Why were the futures such a crummy tell? Because they didn't take into account our bond market, which is bigger, more powerful, and much more dour than our stock market. We had a terrible bond market on Friday, just a shellacked one. Now rates are creeping back to levels that haven't been seen in 20 months. Rates are the competition to stocks. At certain points rates get so competitive people sell stocks for bonds. It would have been nice to see the bonds bounce up a bit (down in yield) after Friday's deadly session, but before 9 a.m. the bond futures were down another 10 ticks.
(The market is hostage to rates right now. As long as rates trended up, this market was destined to look horrible. But the PPI gave everybody the green light and removed bonds as a factor, allowing stocks to climb. How important are bonds? Think of it like this. Did anybody report anything, earnings-wise on Friday to make the stock market jump? Did Intel (INTC) - Get Report -- which I am long -- say something? Did any analyst change his view? Did more money suddenly get pumped into the market? Nah, it was all rates, that's all that mattered.)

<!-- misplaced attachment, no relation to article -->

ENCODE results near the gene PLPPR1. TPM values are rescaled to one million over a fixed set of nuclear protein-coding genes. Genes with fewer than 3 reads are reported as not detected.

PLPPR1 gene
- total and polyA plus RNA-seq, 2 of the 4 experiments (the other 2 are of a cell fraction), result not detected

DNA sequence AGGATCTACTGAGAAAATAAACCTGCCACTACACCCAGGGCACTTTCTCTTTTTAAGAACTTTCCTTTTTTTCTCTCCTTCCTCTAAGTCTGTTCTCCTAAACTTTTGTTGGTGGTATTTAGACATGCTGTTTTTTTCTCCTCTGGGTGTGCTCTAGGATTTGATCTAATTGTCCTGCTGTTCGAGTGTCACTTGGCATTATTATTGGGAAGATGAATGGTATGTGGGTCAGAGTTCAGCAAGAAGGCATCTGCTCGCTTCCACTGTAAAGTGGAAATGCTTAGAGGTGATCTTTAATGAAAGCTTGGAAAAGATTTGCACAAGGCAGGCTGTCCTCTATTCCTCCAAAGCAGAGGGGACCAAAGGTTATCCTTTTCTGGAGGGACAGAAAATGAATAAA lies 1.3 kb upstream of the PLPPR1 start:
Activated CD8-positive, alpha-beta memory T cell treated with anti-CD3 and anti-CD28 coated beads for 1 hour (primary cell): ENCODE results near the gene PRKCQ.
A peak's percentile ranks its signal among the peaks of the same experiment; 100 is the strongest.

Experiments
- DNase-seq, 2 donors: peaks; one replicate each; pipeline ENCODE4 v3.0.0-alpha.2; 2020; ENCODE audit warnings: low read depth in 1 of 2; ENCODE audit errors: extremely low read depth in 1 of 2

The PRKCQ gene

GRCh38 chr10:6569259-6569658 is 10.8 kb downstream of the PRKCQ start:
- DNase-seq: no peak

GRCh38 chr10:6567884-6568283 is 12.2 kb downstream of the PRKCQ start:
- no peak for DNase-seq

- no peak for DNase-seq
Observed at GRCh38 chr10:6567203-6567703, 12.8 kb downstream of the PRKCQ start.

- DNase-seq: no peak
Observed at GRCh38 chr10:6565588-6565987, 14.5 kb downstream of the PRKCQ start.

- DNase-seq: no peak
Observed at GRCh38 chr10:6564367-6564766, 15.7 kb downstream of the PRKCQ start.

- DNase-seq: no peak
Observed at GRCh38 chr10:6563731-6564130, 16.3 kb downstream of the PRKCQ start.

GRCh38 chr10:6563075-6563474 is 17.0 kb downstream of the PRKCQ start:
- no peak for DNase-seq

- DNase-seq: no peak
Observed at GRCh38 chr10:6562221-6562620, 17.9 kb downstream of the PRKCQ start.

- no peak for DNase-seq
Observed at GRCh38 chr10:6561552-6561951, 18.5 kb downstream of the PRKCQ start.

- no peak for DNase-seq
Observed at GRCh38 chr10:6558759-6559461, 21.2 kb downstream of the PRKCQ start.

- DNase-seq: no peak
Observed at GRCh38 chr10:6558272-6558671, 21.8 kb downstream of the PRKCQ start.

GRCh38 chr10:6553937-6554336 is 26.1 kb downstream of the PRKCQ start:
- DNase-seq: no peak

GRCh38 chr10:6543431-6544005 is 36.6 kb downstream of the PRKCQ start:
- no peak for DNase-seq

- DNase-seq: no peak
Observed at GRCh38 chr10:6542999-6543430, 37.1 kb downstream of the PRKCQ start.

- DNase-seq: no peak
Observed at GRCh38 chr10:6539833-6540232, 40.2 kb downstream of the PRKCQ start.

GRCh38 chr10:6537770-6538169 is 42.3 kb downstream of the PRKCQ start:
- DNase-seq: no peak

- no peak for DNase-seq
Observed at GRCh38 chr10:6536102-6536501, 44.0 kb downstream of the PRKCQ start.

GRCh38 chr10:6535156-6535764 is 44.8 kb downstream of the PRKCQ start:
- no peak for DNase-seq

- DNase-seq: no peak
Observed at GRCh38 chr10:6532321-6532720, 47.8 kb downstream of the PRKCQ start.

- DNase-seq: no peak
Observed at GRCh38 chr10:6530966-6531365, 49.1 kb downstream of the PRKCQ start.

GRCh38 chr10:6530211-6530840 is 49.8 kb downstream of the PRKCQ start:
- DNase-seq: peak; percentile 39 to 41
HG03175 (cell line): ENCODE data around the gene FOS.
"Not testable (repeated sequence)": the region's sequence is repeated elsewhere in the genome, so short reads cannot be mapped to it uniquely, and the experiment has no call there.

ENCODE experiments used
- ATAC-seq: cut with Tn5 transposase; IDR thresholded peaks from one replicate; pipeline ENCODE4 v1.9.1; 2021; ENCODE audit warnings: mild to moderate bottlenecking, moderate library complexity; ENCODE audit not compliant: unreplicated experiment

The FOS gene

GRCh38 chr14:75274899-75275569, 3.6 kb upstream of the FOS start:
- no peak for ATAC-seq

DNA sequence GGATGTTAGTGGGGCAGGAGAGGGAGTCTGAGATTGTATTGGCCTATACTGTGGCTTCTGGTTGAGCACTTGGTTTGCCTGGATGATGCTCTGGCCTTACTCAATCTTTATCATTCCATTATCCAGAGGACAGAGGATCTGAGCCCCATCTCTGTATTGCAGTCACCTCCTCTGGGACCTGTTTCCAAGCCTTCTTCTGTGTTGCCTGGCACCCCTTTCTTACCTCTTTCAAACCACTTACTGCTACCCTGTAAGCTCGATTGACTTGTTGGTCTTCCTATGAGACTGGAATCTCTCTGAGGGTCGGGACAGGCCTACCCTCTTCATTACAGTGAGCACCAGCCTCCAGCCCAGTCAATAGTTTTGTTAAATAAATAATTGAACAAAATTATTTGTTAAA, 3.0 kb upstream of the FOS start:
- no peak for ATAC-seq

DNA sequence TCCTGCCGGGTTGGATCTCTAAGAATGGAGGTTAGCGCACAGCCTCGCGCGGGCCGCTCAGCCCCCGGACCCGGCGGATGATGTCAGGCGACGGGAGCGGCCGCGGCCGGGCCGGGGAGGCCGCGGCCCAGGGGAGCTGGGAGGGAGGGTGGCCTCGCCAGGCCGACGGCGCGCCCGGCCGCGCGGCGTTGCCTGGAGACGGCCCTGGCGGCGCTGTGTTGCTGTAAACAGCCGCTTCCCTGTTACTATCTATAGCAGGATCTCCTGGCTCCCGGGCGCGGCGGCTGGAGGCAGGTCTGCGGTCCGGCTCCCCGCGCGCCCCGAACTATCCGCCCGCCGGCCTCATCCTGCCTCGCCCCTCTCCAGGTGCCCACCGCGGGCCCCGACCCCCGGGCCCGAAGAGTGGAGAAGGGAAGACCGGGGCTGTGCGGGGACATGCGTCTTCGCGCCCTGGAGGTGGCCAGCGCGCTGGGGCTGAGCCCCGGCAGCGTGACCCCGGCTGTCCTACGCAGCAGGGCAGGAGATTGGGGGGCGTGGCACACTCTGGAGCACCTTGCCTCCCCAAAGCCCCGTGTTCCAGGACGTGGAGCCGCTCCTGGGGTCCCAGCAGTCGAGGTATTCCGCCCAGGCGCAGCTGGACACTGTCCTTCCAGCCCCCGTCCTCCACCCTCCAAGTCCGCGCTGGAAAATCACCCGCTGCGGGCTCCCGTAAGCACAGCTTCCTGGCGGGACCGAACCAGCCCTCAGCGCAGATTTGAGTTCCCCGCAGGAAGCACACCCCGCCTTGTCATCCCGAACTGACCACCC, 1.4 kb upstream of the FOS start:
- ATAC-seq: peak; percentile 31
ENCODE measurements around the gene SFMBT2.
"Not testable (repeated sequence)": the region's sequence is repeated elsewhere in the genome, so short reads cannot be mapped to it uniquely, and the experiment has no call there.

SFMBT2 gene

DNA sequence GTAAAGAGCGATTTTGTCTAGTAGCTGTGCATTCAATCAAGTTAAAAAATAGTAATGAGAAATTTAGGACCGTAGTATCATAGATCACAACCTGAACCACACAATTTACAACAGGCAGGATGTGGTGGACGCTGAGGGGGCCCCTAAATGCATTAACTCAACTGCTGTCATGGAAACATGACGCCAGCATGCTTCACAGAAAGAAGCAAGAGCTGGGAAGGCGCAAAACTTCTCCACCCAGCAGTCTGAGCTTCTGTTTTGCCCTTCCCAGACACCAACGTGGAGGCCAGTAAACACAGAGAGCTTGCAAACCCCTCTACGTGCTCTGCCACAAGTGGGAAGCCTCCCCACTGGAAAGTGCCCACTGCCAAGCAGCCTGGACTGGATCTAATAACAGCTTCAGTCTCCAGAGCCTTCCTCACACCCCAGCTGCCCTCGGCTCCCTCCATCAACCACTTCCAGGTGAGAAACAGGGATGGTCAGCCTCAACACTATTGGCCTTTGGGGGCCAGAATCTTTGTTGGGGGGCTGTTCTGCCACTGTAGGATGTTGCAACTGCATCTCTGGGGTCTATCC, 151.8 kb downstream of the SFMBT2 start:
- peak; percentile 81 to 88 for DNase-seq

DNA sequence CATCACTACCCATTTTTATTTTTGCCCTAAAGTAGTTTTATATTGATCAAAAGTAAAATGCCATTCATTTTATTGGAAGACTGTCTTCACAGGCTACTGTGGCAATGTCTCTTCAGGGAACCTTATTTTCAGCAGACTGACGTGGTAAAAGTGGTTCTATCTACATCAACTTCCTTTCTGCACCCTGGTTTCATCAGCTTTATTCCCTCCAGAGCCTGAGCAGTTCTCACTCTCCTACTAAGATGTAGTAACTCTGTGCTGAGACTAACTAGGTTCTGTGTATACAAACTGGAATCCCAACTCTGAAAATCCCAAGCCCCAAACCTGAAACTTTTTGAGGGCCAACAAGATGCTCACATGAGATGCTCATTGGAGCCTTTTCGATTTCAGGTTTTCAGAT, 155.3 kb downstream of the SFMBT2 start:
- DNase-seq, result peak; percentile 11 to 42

Ten ticks? Nothing to get excited or worried about? Wrong!!! I had been in a meeting yesterday for the first 30 minutes of the bond futures session and when I got out and saw them down 10 ticks I immediately tried to short as many stocks as I could. The only thing I was trying to buy was Intel, and I did that because I always buy Intel whenever
makes any positive noises. If you have traded Intel anytime since 1989 you would recognize that AMD periodically makes a big splash introducing a new chip, and the press goes all gaga over it and Intel gets hit and AMD goes up and you buy Intel and short AMD and make good money. (Reminder: I have to do the latter half of that trade today.)
(I never put the AMD out, but boy was that what looks to be the last great pause for Intel. It was off to the races for the rest of the week after the AMD announcement. I am sick of AMD. I never want to read another word about it. It is simply NOT A FACTOR.)